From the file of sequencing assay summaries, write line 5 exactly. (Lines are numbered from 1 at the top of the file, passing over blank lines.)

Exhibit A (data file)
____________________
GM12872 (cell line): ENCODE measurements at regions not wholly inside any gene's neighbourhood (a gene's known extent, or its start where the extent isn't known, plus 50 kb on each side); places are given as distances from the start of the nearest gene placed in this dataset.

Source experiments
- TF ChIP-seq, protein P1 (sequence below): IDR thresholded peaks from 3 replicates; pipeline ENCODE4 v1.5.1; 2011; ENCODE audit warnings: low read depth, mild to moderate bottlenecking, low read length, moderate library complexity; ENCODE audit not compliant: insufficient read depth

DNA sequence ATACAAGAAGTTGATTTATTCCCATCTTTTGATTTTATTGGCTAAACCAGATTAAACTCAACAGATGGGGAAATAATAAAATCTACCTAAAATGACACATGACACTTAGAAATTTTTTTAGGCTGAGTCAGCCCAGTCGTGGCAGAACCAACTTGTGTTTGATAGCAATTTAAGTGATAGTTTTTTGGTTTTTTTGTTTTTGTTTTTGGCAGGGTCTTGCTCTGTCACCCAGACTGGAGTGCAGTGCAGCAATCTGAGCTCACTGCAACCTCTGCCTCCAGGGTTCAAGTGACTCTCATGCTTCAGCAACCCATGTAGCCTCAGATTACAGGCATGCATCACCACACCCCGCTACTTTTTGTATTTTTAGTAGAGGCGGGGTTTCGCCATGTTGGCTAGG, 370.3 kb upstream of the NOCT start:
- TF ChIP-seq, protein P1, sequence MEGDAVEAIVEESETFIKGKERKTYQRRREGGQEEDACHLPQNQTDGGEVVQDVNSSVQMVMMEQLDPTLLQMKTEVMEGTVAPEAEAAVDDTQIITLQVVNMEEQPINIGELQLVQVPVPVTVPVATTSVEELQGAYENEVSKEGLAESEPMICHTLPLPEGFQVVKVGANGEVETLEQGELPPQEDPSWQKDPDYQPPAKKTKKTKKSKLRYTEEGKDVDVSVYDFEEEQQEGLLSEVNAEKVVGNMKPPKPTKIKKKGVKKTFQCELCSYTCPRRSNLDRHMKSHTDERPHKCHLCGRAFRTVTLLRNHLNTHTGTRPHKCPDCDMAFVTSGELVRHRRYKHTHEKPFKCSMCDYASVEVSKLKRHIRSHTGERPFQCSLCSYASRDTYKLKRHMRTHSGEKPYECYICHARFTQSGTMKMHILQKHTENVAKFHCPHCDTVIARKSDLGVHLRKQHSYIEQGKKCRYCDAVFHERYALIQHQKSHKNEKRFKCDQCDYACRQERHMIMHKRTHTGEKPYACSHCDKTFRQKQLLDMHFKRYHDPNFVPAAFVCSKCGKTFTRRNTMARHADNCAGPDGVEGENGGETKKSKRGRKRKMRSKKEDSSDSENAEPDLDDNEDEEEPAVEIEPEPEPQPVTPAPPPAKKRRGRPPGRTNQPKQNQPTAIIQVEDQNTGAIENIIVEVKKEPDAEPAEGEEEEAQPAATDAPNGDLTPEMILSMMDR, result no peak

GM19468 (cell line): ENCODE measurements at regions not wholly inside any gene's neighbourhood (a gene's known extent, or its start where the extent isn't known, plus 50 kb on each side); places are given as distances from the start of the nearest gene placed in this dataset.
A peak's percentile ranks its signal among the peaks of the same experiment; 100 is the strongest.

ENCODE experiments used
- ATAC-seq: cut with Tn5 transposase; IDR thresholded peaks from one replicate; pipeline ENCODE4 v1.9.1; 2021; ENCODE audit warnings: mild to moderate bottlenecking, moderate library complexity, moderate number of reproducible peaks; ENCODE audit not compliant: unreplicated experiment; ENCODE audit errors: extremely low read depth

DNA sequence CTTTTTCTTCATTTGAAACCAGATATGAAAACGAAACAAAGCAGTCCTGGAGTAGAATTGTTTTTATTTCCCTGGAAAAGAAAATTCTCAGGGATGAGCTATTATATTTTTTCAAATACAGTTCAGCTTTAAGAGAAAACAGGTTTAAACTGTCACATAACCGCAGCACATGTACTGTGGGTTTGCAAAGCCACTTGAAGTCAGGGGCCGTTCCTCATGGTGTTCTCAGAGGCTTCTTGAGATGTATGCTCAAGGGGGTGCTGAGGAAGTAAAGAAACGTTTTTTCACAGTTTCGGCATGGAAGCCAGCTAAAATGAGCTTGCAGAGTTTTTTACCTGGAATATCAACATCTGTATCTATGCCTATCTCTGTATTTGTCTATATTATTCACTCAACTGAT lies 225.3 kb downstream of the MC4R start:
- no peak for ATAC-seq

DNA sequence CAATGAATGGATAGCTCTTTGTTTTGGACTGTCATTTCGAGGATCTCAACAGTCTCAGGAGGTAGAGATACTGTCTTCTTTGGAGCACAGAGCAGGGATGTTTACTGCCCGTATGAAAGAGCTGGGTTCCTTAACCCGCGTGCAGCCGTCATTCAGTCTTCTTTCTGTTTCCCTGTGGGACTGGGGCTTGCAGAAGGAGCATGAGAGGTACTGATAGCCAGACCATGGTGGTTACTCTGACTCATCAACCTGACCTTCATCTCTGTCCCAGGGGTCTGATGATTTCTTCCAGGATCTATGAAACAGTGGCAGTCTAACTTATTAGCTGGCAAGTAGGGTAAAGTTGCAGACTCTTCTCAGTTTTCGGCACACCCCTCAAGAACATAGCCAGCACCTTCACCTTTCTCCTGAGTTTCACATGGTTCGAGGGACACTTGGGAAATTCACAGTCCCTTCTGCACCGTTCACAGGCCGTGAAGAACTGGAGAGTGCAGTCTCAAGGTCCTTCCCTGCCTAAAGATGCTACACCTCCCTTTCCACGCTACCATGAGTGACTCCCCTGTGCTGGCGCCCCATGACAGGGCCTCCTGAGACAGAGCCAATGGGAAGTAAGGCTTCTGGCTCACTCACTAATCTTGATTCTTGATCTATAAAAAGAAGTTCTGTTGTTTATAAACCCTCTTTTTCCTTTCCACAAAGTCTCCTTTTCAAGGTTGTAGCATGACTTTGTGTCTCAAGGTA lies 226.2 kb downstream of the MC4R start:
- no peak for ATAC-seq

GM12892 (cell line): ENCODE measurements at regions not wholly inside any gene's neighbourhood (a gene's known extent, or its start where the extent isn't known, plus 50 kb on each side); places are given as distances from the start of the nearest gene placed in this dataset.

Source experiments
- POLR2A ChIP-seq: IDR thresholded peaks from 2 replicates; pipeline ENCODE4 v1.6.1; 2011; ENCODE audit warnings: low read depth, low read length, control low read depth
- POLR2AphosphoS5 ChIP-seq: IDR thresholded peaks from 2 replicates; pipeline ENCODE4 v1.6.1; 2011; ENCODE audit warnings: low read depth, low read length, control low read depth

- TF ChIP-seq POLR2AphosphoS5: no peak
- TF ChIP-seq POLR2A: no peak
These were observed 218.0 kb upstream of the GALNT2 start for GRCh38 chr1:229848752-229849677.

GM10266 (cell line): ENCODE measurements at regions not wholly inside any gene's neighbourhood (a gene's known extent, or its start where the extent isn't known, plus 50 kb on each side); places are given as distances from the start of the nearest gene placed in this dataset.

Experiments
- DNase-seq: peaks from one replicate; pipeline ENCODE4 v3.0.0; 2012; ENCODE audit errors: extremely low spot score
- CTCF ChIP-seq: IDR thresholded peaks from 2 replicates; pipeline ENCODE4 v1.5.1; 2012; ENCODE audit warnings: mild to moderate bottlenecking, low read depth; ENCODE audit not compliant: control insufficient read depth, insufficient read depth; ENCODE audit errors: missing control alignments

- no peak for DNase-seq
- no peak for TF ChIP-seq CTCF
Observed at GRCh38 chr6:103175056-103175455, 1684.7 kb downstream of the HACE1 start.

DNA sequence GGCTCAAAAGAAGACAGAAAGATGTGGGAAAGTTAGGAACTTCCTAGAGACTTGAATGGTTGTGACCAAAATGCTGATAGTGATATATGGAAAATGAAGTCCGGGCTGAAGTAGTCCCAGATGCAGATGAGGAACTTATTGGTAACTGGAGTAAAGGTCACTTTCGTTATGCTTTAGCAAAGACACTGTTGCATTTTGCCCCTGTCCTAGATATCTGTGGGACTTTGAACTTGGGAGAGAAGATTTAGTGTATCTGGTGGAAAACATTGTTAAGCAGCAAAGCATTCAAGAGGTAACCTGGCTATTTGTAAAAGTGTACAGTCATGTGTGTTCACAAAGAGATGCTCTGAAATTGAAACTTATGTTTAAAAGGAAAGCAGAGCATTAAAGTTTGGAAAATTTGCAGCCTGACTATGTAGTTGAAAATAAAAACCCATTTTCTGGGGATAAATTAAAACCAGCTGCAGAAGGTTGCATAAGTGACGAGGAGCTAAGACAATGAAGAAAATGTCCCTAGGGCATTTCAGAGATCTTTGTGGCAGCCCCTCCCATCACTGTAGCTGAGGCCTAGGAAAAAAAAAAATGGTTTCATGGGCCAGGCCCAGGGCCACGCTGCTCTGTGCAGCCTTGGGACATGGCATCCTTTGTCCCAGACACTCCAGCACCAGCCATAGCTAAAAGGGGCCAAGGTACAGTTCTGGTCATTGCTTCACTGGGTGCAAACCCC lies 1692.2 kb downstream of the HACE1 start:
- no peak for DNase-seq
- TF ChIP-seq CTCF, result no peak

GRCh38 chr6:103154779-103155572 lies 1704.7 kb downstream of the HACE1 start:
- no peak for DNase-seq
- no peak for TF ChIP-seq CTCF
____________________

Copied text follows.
- TF ChIP-seq, protein P1, sequence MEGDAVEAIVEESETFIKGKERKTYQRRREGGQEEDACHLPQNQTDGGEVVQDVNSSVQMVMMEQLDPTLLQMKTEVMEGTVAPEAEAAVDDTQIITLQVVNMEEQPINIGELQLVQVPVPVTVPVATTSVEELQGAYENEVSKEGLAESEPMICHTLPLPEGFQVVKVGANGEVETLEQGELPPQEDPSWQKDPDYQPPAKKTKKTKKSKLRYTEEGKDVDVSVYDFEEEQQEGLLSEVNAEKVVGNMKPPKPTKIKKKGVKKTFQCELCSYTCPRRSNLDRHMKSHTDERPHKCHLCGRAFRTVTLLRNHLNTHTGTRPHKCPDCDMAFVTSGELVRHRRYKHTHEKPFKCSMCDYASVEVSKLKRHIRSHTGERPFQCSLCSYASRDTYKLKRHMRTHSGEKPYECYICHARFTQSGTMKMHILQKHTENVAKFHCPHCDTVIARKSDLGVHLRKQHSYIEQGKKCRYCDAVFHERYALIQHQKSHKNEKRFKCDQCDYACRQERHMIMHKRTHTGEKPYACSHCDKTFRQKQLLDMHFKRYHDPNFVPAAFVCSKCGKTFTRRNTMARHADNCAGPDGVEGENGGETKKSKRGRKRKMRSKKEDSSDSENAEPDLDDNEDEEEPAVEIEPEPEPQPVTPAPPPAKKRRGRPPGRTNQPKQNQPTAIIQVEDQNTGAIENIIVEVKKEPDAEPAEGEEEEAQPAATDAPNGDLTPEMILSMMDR, result no peak